Hundreds of Inc. 5000 companies will converge on Washington DC this week for the 27th annual Inc. 500/5000 conference. This is a mega event with lots of buzz, plenty of substance and world class networking.
Up until now, the conference has been open only to Inc. 5000 honorees. But this year the folks at Inc. decided to fling open the doors to anyone who wants to attend. Why not go one step further and liveblog the event, I proposed.
That way, we can bring everyone coverage on the spot -- and behind the scenes -- of the speaker sessions as well as attendee reactions.
Before the conference kicks off on Thursday, Sept. 18, 2008 I'll be posting Q & A previews with a handful of the speakers. Whether you're planning to attend or not, I hope you'll find this inside look useful and provocative.
But I'd like it to be more than a one-way conversation. Please feel free to leave Comments below -- ask a question, challenge me, tell me if I've missed something.
To start, let me throw out some food for thought.
As someone who's immersed in corporate blogging, I can't resist peeking under the hood to find out what percentage of this country's fastest-growing companies are early adopters of social media.
Growth comes in many forms, of course. Adoption of these collaborative, conversational tools signals that a company is looking to their customers and the marketplace for more than revenue. It may be turning to customers for new ideas, for market research and product development. And the CEO may be thinking not just about doing more business, but doing business in a new way.
- 49% of the Inc. 500 are participating in social networking
- 45% are using online video
- 39% are blogging
- 27% are using wikis
- 21% are podcasting
At the end of 2007, 44% of the Inc. 500 said that social media tools and strategies were "very important" to their business and marketing strategies.
What's really noteworthy is that these numbers have jumped significantly in one year. Blogging doubled from 2006 to 2007, rising from 19% to 39%. The current number, as we approach the end of 2008, is undoubtedly higher still.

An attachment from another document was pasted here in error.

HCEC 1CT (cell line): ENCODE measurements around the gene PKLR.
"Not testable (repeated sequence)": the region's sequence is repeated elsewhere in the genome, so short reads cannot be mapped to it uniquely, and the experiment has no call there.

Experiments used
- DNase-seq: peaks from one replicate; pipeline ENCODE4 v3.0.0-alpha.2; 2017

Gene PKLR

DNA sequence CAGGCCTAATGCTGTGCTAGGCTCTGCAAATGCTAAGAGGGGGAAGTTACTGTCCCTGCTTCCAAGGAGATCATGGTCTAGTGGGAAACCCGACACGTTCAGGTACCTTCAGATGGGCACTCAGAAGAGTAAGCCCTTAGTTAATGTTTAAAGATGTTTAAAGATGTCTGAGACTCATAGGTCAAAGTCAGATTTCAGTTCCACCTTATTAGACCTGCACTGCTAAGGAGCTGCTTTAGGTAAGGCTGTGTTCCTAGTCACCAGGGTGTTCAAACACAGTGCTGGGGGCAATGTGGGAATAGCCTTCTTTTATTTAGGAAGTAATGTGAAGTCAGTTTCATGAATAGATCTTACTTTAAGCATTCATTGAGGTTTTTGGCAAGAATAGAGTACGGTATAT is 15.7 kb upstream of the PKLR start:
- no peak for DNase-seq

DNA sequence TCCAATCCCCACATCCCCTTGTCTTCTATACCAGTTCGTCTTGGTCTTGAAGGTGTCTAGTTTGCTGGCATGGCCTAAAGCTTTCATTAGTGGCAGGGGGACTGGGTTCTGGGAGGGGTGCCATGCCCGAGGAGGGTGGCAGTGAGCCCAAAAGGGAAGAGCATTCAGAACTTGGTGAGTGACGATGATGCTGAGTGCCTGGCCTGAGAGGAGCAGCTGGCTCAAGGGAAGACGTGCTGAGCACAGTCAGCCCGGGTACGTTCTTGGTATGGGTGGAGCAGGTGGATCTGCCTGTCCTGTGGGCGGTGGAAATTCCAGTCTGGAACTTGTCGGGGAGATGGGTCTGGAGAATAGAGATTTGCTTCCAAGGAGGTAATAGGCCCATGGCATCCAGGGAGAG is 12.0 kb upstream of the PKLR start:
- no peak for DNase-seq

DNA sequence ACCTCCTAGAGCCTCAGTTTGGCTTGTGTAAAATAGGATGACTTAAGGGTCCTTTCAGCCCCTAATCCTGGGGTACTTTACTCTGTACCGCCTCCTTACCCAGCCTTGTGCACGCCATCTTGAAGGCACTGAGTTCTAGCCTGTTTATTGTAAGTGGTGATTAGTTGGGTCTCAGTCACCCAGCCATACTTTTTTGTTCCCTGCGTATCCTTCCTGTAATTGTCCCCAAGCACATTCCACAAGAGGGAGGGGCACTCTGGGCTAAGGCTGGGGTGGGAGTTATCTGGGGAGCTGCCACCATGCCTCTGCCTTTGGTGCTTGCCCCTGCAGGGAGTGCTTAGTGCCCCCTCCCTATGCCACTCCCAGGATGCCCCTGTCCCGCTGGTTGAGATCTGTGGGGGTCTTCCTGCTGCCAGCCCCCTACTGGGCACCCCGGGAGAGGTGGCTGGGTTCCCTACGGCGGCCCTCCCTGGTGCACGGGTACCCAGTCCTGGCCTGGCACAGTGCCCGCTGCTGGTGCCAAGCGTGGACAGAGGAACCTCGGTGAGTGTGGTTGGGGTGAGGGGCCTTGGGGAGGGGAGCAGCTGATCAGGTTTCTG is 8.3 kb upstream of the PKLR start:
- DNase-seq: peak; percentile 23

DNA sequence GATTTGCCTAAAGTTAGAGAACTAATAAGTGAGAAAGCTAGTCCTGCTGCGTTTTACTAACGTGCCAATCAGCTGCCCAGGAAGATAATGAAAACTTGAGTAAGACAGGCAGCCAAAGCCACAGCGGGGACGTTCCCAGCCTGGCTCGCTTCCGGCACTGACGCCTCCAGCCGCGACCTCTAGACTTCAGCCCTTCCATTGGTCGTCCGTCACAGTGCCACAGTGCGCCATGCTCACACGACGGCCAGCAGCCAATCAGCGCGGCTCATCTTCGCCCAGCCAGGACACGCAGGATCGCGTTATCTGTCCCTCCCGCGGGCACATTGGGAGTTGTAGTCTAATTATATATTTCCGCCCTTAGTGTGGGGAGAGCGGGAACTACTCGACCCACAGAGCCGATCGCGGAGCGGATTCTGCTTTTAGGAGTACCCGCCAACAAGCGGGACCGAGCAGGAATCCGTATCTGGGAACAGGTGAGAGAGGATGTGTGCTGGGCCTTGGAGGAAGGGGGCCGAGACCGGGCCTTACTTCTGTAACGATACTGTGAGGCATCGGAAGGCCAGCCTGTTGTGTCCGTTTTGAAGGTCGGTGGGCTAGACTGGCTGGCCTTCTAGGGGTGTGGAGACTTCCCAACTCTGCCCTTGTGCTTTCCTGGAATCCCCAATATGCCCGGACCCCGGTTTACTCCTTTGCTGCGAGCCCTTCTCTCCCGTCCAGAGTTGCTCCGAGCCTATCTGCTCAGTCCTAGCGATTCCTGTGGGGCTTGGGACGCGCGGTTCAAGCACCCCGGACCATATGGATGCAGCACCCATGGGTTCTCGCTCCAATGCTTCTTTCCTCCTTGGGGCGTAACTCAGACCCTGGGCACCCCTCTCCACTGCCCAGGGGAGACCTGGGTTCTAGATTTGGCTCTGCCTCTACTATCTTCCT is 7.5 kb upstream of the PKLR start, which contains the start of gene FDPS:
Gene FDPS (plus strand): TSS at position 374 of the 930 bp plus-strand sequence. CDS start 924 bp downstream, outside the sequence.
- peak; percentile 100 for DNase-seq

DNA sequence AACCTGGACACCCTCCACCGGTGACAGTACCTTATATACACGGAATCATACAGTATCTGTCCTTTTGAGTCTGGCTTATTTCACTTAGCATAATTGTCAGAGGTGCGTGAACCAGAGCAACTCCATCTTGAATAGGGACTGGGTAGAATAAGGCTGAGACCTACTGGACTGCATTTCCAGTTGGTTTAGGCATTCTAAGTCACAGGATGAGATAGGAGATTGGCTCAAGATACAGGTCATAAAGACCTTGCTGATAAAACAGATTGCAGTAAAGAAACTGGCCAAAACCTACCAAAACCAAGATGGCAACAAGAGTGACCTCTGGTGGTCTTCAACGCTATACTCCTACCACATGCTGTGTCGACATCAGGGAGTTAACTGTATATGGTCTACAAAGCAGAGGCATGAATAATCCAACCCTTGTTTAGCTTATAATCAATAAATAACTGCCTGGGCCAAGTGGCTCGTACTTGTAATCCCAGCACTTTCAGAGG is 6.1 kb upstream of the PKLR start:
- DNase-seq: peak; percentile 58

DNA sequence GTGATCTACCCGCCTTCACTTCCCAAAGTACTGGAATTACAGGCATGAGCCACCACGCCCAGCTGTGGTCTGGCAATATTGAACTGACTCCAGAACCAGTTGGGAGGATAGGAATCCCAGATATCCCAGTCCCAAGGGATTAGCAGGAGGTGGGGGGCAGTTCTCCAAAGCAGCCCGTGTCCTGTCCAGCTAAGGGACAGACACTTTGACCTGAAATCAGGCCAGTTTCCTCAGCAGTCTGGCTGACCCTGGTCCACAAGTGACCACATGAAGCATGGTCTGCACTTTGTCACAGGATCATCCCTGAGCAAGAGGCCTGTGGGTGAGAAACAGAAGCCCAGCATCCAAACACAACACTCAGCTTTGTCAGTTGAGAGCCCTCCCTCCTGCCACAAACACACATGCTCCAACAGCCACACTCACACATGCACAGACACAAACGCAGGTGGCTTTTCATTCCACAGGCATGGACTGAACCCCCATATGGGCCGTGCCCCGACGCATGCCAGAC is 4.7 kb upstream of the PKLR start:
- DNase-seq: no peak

Prof. Nora Ganim Barnes, who published the first Inc. 500 Social Media study at the end of 2006 isn't surprised at the rapid growth. It was important to do a follow-up study, she told me in a phone interview, "in order to bring some academic rigor to some part of the discussion about business use of social media."
Both the 2006 and 2007 studies probed familiarity with and usage of six forms of social media (blogging, podcasting, online video, social networking and message boards). "When you test familiarity vs. usage, there is a statistically valid relationship... as they hear about these technologies, they're more likely to move into adoption. There has to be a comfort level and that comfort level is going to come from familiarity," she said.
Makes sense. Equally fascinating, Prof. Barnes said, were results of similar studies she and co-researcher Eric Mattson have published on the use of social media by higher ed and by non-profits. Both sectors are far outpacing the uptake of social media by business. At the end of 2006, 33% of universities reported that they had blogs (usually run by the admissions departments as a marketing tool) vs. 19% of the companies surveyed. "It's understandable," Prof. Barnes said, "because they found something they could do for free and it leveled the playing field."